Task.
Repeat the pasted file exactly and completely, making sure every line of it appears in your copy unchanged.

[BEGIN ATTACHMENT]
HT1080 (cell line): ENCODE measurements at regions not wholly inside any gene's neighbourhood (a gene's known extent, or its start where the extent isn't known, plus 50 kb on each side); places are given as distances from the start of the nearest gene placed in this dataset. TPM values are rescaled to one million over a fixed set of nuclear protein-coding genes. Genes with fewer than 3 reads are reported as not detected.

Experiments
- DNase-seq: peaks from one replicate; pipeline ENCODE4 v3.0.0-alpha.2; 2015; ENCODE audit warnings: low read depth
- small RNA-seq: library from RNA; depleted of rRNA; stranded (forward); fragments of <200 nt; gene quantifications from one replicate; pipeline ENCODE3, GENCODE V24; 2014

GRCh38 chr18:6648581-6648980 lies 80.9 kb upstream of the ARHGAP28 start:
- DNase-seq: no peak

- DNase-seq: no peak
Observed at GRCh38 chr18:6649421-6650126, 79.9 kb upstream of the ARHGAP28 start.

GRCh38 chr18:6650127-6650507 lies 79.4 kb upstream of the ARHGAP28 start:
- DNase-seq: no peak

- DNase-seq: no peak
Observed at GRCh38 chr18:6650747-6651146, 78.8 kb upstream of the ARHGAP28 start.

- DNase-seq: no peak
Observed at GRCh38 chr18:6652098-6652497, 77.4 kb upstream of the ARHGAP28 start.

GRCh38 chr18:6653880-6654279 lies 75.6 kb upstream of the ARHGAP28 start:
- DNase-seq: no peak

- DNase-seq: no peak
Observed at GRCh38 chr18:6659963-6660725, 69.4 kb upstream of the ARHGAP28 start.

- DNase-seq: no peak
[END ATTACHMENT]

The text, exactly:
HT1080 (cell line): ENCODE measurements at regions not wholly inside any gene's neighbourhood (a gene's known extent, or its start where the extent isn't known, plus 50 kb on each side); places are given as distances from the start of the nearest gene placed in this dataset. TPM values are rescaled to one million over a fixed set of nuclear protein-coding genes. Genes with fewer than 3 reads are reported as not detected.

Experiments
- DNase-seq: peaks from one replicate; pipeline ENCODE4 v3.0.0-alpha.2; 2015; ENCODE audit warnings: low read depth
- small RNA-seq: library from RNA; depleted of rRNA; stranded (forward); fragments of <200 nt; gene quantifications from one replicate; pipeline ENCODE3, GENCODE V24; 2014

GRCh38 chr18:6648581-6648980 lies 80.9 kb upstream of the ARHGAP28 start:
- DNase-seq: no peak

- DNase-seq: no peak
Observed at GRCh38 chr18:6649421-6650126, 79.9 kb upstream of the ARHGAP28 start.

GRCh38 chr18:6650127-6650507 lies 79.4 kb upstream of the ARHGAP28 start:
- DNase-seq: no peak

- DNase-seq: no peak
Observed at GRCh38 chr18:6650747-6651146, 78.8 kb upstream of the ARHGAP28 start.

- DNase-seq: no peak
Observed at GRCh38 chr18:6652098-6652497, 77.4 kb upstream of the ARHGAP28 start.

GRCh38 chr18:6653880-6654279 lies 75.6 kb upstream of the ARHGAP28 start:
- DNase-seq: no peak

- DNase-seq: no peak
Observed at GRCh38 chr18:6659963-6660725, 69.4 kb upstream of the ARHGAP28 start.

- DNase-seq: no peak